Operation of Gas Ballast Valve
IT IS VITALLY IMPORTANT THAT THE PUMP HAS REACHED ITS NORMAL OPERATIONAL TEMPERATURE (50-70oC) BEFORE ANY CONDENSABLE VAPOURS ARE PUMPED. FAILURE TO DO THIS MAY CONTAMINATE THE OIL AND DAMAGE THE PUMP. SUCH DAMAGE WILL VOID THE WARRANTY.
Normal operating condition is at which a slight “popping” noise occurs. With the pump running against a closed suction port and at its normal operating temperature, a definite change in sound occurs when air is being admitted through the ballast valve. Open valve a little before closing down to required control position. With Javac vacuum pumps, If valve is removed ensure spring and ball are replaced in the correct order – spring first. Note that most other vacuum pumps with ballast valves fitted are of the “O” Ring type and if opened too far, may vibrate open even further. An alternative gas ballast valve construction method in higher priced pumps is of the “Two or Three” Position rotary knob type. In every manufactured method, the basic theory is to admit various quantities of air into the appropriate pump generator cycle.
Allowing the pump to run for a few hours with the ballast valve open and the inlet port closed off will purge oil slightly contaminated condensed vapours i.e. water. The gas ballast, if used during start up of the pump will aid in bringing the pump up to its operational temperature sooner.
Care must be taken when operating the ballast valve that the body of the pump is not touched, as the normal heat generated by the pump in normal operation is in the order of 50-70oC.
Note: The greater the ballast valve is open, the more oil aerosols (oil vapour) will be discharged from the pump and therefore the quicker the oil level inside will reduce. The lesser the valve is open, the greater likelihood water will remain trapped in the oil. A happy medium needs to be found !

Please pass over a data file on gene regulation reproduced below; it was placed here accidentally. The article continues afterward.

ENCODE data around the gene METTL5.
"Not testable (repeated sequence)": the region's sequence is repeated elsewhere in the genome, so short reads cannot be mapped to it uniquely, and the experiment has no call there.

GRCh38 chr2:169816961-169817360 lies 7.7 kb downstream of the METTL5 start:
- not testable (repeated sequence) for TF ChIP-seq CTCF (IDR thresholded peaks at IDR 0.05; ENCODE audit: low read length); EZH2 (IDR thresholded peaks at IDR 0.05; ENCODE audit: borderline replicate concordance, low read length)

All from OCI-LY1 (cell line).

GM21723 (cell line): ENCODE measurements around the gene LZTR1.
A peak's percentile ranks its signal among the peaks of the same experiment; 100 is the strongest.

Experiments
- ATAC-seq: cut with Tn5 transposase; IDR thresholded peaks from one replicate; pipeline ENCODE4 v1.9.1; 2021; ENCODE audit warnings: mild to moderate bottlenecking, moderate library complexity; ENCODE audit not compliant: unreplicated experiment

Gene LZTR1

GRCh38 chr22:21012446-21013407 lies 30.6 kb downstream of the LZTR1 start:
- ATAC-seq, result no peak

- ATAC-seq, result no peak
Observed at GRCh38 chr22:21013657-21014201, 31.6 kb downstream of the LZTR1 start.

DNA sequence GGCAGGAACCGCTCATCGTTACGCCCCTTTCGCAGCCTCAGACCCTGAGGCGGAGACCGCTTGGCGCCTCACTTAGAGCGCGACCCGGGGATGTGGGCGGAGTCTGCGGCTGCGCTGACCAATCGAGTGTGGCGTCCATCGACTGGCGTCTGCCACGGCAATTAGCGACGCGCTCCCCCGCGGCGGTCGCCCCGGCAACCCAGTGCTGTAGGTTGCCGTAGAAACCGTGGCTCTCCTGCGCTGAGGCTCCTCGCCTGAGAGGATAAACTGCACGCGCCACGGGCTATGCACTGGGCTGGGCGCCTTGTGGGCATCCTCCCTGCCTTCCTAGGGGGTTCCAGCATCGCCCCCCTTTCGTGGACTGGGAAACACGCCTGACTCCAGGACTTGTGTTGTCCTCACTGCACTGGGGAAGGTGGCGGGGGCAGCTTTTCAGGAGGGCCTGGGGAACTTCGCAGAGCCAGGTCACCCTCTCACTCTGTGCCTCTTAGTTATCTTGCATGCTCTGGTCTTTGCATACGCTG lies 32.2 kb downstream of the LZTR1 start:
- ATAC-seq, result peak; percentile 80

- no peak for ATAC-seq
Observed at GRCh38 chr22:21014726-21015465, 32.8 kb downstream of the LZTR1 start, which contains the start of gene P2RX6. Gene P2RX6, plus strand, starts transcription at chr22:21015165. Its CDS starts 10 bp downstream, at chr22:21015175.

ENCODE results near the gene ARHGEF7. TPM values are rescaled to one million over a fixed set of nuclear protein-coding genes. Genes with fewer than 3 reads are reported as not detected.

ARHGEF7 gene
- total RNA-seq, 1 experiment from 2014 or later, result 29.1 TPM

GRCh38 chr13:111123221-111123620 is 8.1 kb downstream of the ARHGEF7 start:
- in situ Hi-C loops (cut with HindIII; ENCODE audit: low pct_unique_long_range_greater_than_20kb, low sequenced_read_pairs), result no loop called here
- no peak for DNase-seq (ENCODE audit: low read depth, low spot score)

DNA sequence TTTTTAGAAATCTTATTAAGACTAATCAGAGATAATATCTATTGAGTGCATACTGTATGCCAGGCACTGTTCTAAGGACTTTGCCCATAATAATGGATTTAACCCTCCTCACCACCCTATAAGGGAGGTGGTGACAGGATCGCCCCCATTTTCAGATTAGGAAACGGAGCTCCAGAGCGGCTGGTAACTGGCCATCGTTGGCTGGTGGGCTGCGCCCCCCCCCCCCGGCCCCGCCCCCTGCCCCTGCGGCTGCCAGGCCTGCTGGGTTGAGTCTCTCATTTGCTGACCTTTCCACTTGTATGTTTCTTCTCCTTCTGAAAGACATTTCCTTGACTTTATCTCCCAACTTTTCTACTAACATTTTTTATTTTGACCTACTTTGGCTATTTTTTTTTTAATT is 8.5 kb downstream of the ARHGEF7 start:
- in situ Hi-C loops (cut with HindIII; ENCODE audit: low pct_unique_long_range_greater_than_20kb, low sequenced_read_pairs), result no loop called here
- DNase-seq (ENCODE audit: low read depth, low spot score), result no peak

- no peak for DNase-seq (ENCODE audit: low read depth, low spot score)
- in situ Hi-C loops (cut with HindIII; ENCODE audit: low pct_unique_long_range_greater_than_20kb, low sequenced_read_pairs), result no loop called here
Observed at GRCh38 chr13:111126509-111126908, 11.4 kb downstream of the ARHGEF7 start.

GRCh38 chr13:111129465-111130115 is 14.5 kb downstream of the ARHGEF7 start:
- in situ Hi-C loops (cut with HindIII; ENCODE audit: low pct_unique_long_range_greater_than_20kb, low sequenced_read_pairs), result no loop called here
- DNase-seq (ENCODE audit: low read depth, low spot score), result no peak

What is the purpose of the Air Ballast (Gas Ballast)?
The air ballast valve is situated at the top of the vacuum pump next to the suction fitting. It is opened by turning anticlockwise. The valve must only be shut down finger tight otherwise the precision valve seat may get damaged.
The function of the gas ballast valve is to enable condensable vapours to be discharged through the pump with minimum oil contamination, depending on the nature and quantity of the vapour(s) involved. As vapour will condense back into its liquid form upon compression at (or greater than) its Saturation Vapour Pressure (SVP) this can present a problem with high vacuum pumps which have a suction and a compression cycle. It is necessary during the compression cycle of the pump to compress the system gas from the suction port at or greater than atmospheric pressure in order to lift the exhaust valve allowing them to be discharged. In a vacuum system containing a quantity of water for example, the air is quickly removed by the vacuum pump and the partial pressure of the water in the system will increase. When the partial pressure of the water vapour of the system gas reaches it SVP during the compression cycle of the pump, it will condense back into a liquid and mix with the oil.
At this stage the vacuum pump CANNOT achieve a vacuum better than the SVP of the water. This is because the water evaporates from the oil on the suction cycle and then re-condenses back into the oil during the compression cycle. The water in the oil therefore becomes a source of vapour that the pump must contend with! If however we reduce the partial pressure of the water vapour during the pump’s compression cycle with a measured and controlled amount of non-condensable gas the water vapour WILL NOT reach its SVP during compression and will therefore be discharged from the pump. The gas ballast valve in most pumps ‘meter in’ a controlled amount of atmospheric gas into the compression cycle of the pump, thus ‘diluting’ the amount of vapour that is being compressed. All high vacuum pumps have a maximum amount of water vapour tolerance i.e. the quantity of water that the pump can successfully pump without contamination. (Please contact if you are unsure with the amount of water or any other vapour that your pump will handle.)
Note: the above is in accordance with the normal operation of a standard Javac vacuum pump. Operational differences are minimal in comparison to other manufacturers pumps.